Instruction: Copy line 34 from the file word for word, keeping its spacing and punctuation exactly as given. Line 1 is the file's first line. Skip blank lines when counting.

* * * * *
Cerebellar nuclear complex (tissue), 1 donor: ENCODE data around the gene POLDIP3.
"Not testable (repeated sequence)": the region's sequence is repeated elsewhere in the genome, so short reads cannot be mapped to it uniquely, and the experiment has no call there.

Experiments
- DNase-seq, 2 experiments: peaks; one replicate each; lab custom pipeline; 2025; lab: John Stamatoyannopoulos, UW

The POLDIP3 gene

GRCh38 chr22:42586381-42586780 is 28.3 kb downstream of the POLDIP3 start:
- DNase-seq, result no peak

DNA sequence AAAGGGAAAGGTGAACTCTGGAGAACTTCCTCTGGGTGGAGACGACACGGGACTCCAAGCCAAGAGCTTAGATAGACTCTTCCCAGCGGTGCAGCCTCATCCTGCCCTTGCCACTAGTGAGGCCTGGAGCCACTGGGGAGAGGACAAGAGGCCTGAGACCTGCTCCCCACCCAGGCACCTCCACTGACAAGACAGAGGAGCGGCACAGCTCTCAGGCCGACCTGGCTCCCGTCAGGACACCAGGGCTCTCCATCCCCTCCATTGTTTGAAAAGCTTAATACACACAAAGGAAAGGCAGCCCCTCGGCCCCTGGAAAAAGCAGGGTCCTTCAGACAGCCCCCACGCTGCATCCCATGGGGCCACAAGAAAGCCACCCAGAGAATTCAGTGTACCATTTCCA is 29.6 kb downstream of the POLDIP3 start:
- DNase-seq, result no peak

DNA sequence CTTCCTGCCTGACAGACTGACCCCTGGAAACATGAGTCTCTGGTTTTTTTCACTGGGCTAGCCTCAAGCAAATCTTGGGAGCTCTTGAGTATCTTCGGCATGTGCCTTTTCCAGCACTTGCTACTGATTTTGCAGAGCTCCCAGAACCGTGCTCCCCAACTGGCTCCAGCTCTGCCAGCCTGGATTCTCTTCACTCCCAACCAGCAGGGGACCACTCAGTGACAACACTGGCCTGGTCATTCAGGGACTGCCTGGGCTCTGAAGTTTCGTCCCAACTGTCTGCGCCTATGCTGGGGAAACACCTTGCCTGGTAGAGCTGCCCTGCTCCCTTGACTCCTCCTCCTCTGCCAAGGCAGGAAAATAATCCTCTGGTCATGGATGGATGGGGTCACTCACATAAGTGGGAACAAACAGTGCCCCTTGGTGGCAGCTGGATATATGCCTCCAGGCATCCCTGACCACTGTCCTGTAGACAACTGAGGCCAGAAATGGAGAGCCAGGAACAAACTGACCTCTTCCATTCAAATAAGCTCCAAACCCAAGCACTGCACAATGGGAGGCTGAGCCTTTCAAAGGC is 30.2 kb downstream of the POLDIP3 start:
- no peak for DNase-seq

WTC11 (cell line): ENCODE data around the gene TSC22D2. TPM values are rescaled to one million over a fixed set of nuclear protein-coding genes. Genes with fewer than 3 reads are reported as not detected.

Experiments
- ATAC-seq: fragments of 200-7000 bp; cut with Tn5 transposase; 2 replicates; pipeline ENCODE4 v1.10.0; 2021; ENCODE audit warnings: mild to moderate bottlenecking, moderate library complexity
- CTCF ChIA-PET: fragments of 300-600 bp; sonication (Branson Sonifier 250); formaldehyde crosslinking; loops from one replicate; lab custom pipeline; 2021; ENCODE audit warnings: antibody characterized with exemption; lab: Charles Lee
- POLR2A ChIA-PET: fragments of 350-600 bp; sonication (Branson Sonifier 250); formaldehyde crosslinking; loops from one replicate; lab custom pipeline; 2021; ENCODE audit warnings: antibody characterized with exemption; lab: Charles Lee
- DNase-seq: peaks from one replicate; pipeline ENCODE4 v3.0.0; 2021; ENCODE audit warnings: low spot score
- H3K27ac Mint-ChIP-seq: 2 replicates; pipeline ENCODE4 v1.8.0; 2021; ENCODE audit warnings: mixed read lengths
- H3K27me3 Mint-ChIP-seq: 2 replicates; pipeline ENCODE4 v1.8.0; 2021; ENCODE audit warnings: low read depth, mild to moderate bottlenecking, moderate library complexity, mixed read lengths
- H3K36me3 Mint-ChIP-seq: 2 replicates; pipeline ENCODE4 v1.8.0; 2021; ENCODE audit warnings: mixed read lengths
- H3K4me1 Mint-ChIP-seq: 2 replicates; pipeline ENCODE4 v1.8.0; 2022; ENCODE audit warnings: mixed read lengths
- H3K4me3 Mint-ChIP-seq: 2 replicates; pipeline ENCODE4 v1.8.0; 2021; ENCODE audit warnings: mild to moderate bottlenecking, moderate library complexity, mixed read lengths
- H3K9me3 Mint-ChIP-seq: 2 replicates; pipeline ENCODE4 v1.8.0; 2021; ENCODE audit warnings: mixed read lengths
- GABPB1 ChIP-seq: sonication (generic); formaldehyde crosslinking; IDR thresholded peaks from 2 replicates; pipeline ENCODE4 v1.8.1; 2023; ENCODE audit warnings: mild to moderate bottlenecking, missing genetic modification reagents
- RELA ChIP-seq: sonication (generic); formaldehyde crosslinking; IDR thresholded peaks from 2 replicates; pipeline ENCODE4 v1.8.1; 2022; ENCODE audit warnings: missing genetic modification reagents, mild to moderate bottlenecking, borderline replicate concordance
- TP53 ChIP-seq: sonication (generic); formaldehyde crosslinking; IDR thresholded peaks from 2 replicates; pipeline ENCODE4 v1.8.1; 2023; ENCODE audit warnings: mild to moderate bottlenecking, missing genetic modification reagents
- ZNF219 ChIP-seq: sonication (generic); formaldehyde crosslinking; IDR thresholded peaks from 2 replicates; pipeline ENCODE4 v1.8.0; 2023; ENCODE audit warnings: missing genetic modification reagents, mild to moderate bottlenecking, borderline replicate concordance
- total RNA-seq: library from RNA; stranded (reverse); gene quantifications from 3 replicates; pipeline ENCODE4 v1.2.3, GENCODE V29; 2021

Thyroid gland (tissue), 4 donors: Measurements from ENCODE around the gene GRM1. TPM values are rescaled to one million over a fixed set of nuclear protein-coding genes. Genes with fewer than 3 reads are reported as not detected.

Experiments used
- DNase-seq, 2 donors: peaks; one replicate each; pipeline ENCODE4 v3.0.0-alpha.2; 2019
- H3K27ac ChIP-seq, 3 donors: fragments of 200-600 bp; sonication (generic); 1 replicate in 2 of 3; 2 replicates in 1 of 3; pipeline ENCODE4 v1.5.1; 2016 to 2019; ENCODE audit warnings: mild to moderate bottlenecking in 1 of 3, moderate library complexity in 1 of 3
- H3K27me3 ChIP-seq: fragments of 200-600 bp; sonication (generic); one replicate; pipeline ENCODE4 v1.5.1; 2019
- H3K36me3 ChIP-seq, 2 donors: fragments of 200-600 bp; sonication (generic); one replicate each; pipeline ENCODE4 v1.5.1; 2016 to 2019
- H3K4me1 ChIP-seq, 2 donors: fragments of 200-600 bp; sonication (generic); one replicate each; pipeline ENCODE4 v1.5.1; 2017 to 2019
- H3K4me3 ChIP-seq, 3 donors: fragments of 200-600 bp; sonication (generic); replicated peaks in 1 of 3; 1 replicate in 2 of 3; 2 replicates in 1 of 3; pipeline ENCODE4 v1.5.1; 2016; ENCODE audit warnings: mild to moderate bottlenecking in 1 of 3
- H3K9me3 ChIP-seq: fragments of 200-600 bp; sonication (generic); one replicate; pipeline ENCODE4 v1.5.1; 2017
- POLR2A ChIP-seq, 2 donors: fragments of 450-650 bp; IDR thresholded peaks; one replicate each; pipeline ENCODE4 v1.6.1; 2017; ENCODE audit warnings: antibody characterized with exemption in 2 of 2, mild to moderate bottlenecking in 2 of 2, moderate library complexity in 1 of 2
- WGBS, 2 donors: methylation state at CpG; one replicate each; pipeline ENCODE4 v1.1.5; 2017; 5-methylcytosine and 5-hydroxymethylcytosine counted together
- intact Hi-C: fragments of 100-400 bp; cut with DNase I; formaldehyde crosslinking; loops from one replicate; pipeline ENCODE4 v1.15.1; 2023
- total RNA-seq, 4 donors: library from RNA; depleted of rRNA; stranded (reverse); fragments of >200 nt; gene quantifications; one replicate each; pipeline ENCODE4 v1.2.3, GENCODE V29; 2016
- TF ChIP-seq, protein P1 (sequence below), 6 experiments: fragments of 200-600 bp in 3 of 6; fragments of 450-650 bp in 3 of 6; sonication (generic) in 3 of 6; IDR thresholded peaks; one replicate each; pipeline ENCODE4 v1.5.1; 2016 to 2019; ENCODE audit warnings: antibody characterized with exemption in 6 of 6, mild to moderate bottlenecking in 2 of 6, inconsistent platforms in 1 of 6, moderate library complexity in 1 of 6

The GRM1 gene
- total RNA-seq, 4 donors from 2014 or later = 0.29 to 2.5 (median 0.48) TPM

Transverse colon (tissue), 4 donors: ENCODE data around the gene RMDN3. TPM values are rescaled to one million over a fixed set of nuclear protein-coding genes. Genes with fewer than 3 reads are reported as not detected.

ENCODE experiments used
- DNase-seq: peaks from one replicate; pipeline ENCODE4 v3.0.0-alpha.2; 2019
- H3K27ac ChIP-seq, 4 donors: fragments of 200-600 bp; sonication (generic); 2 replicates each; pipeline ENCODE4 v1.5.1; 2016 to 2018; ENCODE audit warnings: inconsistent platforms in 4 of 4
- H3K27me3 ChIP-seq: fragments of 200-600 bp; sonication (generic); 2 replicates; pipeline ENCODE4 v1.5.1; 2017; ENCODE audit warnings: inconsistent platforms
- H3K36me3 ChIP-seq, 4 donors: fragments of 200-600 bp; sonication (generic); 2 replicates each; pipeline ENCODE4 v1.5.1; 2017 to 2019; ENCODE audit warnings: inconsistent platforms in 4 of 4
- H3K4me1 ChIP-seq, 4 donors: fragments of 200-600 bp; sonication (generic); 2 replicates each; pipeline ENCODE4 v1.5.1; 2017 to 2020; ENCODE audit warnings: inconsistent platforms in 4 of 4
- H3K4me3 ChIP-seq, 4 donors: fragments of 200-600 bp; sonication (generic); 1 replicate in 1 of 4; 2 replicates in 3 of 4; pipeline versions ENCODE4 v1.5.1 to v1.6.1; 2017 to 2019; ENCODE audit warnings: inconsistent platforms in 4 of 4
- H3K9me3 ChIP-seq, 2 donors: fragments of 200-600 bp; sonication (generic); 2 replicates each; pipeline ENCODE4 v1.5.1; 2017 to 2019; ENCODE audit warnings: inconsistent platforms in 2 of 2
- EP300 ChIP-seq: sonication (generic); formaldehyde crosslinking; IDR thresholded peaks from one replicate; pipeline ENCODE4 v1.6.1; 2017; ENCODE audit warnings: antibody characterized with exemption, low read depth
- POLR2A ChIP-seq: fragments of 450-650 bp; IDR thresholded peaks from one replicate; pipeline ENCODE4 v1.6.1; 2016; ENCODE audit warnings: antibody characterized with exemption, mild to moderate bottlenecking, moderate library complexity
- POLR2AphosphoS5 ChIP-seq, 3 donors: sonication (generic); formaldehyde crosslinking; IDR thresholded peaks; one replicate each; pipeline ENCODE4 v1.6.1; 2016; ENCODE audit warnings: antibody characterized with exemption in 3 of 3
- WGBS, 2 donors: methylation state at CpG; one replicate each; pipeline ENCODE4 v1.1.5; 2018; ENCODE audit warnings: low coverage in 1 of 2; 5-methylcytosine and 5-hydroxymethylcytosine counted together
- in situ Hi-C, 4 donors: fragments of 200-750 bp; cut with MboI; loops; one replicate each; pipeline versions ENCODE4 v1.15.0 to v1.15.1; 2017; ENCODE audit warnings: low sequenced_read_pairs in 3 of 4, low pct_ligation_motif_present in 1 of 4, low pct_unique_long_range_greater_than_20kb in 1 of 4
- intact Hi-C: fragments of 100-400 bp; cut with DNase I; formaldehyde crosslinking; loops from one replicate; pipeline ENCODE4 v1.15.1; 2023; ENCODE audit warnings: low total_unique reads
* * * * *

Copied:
- H3K36me3 ChIP-seq, 2 donors: fragments of 200-600 bp; sonication (generic); one replicate each; pipeline ENCODE4 v1.5.1; 2016 to 2019